THE CHALKHILL BLUE
The Chalkhill Blue is confined to southern England particularly over the north and south downs, the Wiltshire downs, Chilterns, Cotswolds, Isle of Wight and Purbeck. It is very rare in south-west England and East Anglia. Nowadays, due to the agricultural destruction of flatter areas of ancient chalk turf, this insect is usually found only on steeper slopes and gullies, ancient earthworks, army ranges and clifftops, provided that the food plant is present, however small the quantity. One colony of 20 butterflies on the Sussex downs has been dependant on a single 3 square metre patch of Horseshoe Vetch . Vegetation height should be ideally about 4 cms but up to 10 cms can be tolerated. A southerly aspect is favoured, and often a sheltered glade surrounded at a distance by tall trees. Grazing by rabbits, deer, cattle or sheep is preferred but areas cut by machine may be tolerated if cutting is carried out in the winter. ( © BirdGuides)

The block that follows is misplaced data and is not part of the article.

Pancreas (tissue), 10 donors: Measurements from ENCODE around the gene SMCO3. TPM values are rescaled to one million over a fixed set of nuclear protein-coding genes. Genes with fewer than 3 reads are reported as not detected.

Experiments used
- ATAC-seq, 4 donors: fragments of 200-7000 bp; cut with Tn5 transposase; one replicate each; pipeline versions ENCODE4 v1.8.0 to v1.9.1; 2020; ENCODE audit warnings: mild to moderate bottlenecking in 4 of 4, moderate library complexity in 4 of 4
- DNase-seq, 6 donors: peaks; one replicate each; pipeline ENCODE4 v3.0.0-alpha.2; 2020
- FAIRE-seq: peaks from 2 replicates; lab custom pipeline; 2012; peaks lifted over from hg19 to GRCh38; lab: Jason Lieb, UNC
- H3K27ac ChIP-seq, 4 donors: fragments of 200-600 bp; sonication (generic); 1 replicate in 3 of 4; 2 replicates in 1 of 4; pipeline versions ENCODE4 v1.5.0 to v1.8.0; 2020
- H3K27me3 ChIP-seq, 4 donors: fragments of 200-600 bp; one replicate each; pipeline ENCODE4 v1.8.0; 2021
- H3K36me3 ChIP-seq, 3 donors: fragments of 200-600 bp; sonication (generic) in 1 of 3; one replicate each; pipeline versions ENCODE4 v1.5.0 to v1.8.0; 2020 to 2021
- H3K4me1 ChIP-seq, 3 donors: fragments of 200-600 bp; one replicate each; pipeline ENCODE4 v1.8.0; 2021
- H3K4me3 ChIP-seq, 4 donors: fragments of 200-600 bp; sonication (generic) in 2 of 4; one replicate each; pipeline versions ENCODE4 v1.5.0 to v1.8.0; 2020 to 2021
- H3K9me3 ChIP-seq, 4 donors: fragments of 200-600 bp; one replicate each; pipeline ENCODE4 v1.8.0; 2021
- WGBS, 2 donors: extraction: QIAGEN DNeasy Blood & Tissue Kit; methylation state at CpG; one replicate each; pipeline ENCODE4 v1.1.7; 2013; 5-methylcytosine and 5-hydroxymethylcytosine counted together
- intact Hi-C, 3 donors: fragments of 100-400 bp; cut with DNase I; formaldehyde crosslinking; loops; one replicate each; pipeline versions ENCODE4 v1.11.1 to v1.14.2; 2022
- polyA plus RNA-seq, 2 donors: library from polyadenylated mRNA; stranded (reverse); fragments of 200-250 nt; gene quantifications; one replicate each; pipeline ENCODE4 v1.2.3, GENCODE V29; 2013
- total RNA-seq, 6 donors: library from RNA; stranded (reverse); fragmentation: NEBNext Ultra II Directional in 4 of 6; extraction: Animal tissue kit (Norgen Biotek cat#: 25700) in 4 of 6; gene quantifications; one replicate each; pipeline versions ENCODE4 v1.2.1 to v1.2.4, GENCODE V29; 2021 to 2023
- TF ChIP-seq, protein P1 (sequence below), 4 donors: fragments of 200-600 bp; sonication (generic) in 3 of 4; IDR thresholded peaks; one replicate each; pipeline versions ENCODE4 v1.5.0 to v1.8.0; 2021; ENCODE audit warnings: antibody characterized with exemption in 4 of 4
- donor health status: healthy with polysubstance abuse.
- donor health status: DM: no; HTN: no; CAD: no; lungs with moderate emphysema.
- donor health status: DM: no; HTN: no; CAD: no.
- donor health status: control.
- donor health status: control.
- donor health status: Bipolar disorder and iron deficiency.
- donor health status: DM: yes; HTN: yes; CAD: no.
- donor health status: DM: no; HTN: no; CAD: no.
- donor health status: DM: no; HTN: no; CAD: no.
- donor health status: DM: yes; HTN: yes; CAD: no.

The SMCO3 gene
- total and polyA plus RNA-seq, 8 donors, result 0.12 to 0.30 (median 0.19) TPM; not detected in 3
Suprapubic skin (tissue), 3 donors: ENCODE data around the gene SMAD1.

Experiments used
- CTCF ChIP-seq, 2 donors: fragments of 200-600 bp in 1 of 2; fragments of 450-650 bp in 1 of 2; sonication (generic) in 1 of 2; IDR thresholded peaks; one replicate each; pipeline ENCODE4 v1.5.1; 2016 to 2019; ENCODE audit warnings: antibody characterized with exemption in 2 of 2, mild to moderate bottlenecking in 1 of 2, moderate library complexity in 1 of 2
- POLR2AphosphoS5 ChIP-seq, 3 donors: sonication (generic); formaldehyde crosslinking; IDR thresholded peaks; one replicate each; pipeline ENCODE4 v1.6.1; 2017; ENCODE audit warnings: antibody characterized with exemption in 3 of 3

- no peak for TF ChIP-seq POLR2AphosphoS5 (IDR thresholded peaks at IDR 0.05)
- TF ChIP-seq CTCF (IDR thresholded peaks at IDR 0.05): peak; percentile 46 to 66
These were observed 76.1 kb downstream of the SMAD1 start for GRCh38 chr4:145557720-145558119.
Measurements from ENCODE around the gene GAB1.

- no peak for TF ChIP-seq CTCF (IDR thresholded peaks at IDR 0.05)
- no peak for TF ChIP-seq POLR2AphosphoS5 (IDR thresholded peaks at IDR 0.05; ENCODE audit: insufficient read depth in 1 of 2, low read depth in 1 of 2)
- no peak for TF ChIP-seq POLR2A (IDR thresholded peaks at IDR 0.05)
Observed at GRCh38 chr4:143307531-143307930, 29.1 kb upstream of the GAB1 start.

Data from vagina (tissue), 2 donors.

All images are of males and were taken during July in the areas around Gallows Hill and Incombe Hole in Buckinghamshire.
|Getting moisture/nutrients from sheep dung!|